The Best Performances We Saw at Newport Folk Festival 2022
It is nearly impossible to feel cynical at the Newport Folk Festival. Despite the state of the world during any given year (increasingly bad), the annual festival in Newport, R.I., offers a reliable supply of life-affirming moments and incredible performances. This year saw the festival return to full-scale after last year’s COVID-restricted “Folk On” event, and the sense of joy and gratitude among both the performers and audience members was palpable. From Maren Morris’ solo debut to Joni Mitchell’s surprise appearance, here are the best things we saw at the 2022 Newport Folk Festival.
FAYE WEBSTER MAKES US CRY IN A GOOD WAY
The famously melancholy Faye Webster was all smiles during her Friday set on the main stage, imbuing even her saddest songs with self-awareness and humor. She and her band went especially hard on their cover of "7 PM," an instrumental number by the great K.K. Slider of Animal Crossing acclaim.
JOHN MORELAND IS SOLEMN DURING SOLO SET
John Moreland offered little banter during his Friday set on the Harbor stage, instead choosing to let the songs speak for themselves. Accompanied only by his own electric guitar, Moreland played the solemn country troubadour rather than the sly experimentalist of recent albums. It was a quiet, moving set, memorably featuring an unexpected (and very lovely) cover of the Sheryl Crow classic “Strong Enough.”
COURTNEY BARNETT PICKS UP THE TEMPO
Courtney Barnett brought her A-game to the main stage on Friday afternoon, zipping through her catalog of brilliantly droll songs at what often felt like 1.5x speed. "I had a feeling this would be a good singing audience," she said with a smile at the end of "Avant Gardener,” one of multiple numbers that culminated in a group sing-a-long.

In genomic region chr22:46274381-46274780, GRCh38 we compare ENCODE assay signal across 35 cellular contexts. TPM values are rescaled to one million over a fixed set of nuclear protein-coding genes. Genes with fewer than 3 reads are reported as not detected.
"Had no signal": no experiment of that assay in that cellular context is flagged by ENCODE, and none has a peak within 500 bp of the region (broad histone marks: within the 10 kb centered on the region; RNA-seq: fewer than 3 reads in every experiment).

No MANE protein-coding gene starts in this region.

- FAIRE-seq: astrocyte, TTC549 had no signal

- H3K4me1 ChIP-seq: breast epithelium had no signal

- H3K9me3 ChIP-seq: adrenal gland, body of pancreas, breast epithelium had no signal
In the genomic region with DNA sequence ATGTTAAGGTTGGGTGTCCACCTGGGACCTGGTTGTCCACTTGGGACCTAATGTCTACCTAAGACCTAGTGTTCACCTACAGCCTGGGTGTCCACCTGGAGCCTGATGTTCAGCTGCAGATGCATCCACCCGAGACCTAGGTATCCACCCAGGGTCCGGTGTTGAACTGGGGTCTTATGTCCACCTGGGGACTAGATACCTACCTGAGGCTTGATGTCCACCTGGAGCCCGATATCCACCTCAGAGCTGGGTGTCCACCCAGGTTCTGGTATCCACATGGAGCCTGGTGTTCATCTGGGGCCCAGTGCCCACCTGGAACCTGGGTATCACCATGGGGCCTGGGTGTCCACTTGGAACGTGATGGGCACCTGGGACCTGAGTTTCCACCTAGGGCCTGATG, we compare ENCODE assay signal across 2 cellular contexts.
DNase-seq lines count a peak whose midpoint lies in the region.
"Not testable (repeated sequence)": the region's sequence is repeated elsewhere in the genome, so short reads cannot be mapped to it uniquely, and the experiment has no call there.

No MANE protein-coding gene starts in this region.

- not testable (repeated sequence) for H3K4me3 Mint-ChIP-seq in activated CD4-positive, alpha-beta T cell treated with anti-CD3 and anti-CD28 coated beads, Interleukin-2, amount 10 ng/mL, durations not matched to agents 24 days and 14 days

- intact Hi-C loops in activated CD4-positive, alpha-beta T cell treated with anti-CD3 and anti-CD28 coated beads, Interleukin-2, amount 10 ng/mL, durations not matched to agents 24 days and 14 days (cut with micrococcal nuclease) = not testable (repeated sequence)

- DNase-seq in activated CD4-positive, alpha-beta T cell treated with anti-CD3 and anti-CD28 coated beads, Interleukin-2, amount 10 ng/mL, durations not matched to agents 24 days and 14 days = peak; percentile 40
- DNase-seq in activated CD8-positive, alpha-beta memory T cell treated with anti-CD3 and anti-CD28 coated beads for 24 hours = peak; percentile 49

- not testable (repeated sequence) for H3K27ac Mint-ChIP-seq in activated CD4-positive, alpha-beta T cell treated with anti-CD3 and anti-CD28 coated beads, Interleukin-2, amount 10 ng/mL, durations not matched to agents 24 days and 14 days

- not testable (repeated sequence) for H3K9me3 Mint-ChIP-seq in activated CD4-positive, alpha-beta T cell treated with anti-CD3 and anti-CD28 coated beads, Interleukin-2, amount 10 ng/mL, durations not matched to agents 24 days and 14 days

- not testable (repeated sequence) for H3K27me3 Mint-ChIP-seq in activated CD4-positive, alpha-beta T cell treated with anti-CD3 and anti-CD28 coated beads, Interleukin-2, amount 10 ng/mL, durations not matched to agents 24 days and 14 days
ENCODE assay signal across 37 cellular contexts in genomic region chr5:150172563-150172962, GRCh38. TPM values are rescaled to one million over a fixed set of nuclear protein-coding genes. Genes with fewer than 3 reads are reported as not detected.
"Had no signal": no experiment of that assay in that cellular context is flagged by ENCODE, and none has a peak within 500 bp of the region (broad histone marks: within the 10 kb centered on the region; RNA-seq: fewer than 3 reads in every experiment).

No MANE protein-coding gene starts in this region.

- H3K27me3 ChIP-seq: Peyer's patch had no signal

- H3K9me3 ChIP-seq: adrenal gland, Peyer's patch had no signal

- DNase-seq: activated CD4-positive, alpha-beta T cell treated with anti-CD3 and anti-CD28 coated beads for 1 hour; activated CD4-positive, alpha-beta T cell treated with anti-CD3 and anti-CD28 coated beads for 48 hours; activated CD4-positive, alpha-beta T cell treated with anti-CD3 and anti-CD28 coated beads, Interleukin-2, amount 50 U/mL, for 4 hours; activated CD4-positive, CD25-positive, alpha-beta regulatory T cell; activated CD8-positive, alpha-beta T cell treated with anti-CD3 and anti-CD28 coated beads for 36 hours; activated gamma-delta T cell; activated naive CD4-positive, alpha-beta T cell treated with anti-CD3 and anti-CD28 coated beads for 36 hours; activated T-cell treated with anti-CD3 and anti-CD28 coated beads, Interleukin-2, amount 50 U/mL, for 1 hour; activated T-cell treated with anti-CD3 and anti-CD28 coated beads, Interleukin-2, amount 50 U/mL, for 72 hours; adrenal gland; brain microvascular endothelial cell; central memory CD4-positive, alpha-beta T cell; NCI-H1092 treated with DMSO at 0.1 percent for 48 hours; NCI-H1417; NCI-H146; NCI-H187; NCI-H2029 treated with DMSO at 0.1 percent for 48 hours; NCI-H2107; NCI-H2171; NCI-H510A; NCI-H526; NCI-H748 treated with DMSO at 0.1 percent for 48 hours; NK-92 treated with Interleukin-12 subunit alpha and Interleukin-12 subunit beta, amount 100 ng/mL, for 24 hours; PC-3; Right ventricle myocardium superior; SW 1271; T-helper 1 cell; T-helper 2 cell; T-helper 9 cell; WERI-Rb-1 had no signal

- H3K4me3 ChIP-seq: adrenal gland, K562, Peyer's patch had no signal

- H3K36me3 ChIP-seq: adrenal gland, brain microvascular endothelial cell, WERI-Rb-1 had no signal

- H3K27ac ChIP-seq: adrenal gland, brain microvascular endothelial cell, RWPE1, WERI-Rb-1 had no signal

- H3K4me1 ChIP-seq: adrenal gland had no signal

THE TALLEST MAN ON EARTH HELPS US OVER
On Friday night, after the festival closed its gates for the night, Kristian Matsson of Tallest Man on Earth hosted a benefit show at the historic Jane Pickens Theater in Newport. Titled “How We Got Over,” the show featured Matsson, Phil Cook and a host of surprise guests sharing music and stories in a celebration of getting through the last two years of the pandemic. The entire night was joyous and affirming, but the most memorable moment was undoubtedly when Natalie Merchant joined Leslie Gardner and Simone Appleby of The Union for a stirring cover of Stevie Wonder’s “Heaven Help Us All.” ("Heaven help the boy who won't reach twenty-one / Heaven help the man who gave that boy a gun / Heaven help the people with their backs against the wall / Lord, Heaven help us all.”)
ADIA VICTORIA SUMMONS THE ABYSS
"I'm bringing the South with me," Adia Victoria declared early into her Saturday set on the main stage. "Hope y'all don't mind." Shrouded in black and sporting a shiny pair of red cowgirl boots ("made for walking all over white supremacists," as she says), the A Southern Gothic singer channeled the supernatural during a gripping set that paid tribute to different blues greats and featured memorable cameos from Jake Blount, Lizzie No and Leon Timbo of the Black Opry, Kam Franklin and Victoria's mother.
LUCY DACUS MAKES IT LOOK EASY
By this point, Lucy Dacus is a Newport mainstay. Her main stage debut marked her fourth performance at the festival in six years, and she came off like an old pro. Dacus breezed through Home Video highlights like "Hot & Heavy" and "VBS" and nailed an autotune-free cover of Cher's "Believe" before bringing down the proverbial house by ending with "Night Shift." It offered proof that there truly is nothing better than standing in direct sunlight and scream-singing about your ex on a Saturday afternoon.
THE BLACK OPRY REVUE COMES FOR EVERYTHING
The Black Opry's Newport debut was, predictably, a triumph. The roster of performers — made up of Autumn Nicholas, Julia Cannon, Chris Pierce, The Kentucky Gentlemen, Lizzie No, Leon Timbo, Buffalo Nichols and Joy Oladokun — was so uniformly excellent that each individual song felt like a high point. Seeing members of the Black Opry appear during various sets throughout the weekend affirmed what everyone immediately knew: this would not be the collective's last time performing on the Newport stage.